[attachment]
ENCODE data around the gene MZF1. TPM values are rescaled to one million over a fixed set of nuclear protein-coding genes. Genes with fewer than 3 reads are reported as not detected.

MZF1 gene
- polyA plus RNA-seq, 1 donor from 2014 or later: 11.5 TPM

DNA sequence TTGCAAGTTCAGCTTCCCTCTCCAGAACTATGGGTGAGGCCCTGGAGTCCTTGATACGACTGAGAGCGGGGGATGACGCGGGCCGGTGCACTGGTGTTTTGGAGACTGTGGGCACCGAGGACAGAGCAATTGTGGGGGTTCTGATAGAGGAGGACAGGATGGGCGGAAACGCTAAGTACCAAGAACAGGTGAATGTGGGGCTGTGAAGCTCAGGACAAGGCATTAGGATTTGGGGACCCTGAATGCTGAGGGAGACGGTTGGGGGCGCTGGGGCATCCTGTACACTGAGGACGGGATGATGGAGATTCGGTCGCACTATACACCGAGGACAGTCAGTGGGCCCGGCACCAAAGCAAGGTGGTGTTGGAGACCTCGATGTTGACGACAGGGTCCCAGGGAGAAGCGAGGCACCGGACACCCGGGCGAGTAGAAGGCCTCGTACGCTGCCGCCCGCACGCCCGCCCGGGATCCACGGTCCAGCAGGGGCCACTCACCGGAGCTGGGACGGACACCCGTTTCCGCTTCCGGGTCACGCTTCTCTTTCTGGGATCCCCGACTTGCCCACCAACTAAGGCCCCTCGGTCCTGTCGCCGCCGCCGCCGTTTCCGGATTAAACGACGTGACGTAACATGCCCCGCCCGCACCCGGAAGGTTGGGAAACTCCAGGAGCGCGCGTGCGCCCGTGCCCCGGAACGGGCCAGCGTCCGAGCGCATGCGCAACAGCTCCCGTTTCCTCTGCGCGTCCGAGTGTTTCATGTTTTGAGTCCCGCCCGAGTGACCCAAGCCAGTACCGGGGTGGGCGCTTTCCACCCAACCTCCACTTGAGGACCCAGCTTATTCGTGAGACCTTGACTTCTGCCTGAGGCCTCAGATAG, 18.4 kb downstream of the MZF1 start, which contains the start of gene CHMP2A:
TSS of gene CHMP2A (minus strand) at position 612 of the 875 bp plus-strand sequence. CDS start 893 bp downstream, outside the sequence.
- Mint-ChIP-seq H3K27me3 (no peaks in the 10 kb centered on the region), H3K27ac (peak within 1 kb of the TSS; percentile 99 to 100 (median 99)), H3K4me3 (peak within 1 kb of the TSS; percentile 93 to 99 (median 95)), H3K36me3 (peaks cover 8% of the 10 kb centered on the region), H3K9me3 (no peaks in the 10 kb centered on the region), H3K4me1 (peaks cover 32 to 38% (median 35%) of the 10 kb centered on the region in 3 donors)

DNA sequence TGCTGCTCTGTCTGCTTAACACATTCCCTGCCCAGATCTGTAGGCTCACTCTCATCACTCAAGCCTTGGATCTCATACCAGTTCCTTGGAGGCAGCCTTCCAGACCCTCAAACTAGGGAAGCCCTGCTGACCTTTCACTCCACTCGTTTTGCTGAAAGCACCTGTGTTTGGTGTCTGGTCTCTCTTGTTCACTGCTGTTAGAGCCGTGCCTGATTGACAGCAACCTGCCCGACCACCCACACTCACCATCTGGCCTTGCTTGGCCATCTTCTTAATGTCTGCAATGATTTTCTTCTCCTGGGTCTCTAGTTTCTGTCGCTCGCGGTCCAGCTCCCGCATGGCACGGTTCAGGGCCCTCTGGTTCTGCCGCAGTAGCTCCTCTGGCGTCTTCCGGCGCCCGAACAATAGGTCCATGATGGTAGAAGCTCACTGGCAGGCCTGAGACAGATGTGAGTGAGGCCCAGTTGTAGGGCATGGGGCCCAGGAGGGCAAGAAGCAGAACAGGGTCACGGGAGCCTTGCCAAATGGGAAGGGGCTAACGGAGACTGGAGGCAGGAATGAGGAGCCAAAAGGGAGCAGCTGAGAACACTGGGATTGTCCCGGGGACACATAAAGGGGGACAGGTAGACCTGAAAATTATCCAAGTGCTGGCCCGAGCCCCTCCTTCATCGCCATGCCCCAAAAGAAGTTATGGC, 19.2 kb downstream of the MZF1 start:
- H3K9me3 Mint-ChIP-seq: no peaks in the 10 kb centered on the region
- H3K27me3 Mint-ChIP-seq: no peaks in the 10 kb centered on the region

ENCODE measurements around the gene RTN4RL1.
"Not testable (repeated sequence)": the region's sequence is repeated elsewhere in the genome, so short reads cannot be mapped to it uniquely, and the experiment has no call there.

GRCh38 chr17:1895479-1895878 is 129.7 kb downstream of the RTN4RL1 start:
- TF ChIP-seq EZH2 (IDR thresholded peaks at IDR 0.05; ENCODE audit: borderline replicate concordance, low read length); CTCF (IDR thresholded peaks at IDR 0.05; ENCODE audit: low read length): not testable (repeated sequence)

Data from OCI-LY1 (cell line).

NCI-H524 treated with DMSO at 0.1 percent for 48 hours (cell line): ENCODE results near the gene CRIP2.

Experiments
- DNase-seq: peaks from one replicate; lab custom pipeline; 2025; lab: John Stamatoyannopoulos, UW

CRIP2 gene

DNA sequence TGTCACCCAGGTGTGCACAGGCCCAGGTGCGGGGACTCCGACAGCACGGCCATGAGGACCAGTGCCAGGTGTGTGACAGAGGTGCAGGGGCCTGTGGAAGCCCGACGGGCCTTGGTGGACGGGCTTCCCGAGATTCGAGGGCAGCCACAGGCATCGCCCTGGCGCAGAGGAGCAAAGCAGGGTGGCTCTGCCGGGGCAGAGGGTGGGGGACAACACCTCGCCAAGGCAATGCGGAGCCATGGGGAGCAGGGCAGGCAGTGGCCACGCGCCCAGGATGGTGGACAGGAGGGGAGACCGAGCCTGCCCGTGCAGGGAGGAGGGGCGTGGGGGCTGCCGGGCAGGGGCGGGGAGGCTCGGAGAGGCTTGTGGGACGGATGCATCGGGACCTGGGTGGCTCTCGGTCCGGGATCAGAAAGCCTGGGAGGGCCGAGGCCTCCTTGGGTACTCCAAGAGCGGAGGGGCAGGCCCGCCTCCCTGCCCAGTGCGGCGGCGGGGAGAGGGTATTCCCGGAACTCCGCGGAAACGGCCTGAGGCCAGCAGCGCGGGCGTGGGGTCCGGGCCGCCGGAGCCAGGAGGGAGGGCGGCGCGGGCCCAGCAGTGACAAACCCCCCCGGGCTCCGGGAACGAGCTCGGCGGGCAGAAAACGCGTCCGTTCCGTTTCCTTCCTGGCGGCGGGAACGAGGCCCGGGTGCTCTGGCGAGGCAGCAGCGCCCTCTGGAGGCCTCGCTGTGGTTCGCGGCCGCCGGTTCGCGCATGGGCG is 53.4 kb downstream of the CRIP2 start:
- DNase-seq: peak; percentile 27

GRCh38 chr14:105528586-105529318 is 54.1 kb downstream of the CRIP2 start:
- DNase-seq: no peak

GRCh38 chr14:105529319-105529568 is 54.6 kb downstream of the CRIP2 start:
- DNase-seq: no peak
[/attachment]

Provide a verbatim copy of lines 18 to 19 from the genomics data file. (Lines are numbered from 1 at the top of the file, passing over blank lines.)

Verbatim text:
CRIP2 gene

DNA sequence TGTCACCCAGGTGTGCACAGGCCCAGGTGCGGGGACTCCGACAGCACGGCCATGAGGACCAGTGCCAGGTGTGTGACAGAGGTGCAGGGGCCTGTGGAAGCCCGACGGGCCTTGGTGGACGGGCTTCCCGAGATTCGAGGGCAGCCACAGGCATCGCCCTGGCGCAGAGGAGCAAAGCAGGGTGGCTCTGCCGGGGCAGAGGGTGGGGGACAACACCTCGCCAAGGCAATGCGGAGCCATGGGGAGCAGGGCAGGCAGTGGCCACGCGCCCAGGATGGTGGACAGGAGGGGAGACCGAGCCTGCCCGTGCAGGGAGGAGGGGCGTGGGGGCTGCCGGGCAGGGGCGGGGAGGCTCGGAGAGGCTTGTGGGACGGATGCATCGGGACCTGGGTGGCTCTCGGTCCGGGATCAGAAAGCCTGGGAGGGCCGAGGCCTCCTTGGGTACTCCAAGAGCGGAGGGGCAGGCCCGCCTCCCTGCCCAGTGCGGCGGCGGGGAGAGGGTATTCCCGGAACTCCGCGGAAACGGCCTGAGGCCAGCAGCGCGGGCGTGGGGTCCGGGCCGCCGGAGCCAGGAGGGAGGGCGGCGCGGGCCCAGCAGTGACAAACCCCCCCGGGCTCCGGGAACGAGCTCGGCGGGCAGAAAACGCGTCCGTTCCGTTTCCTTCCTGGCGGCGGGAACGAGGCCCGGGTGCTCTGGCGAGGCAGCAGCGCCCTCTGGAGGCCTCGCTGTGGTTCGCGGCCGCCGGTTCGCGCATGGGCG is 53.4 kb downstream of the CRIP2 start: